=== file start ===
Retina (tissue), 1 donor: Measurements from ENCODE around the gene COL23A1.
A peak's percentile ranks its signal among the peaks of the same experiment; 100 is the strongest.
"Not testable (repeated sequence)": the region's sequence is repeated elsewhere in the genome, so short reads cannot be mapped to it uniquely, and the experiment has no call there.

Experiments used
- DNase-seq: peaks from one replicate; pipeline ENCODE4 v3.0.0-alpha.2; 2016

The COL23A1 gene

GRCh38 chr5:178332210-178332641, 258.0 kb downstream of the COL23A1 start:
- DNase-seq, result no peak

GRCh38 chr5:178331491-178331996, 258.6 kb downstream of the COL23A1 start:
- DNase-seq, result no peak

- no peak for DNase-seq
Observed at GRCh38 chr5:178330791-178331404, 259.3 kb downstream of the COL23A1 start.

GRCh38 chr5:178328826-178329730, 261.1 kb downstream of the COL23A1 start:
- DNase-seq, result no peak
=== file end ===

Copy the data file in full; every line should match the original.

Retina (tissue), 1 donor: Measurements from ENCODE around the gene COL23A1.
A peak's percentile ranks its signal among the peaks of the same experiment; 100 is the strongest.
"Not testable (repeated sequence)": the region's sequence is repeated elsewhere in the genome, so short reads cannot be mapped to it uniquely, and the experiment has no call there.

Experiments used
- DNase-seq: peaks from one replicate; pipeline ENCODE4 v3.0.0-alpha.2; 2016

The COL23A1 gene

GRCh38 chr5:178332210-178332641, 258.0 kb downstream of the COL23A1 start:
- DNase-seq, result no peak

GRCh38 chr5:178331491-178331996, 258.6 kb downstream of the COL23A1 start:
- DNase-seq, result no peak

- no peak for DNase-seq
Observed at GRCh38 chr5:178330791-178331404, 259.3 kb downstream of the COL23A1 start.

GRCh38 chr5:178328826-178329730, 261.1 kb downstream of the COL23A1 start:
- DNase-seq, result no peak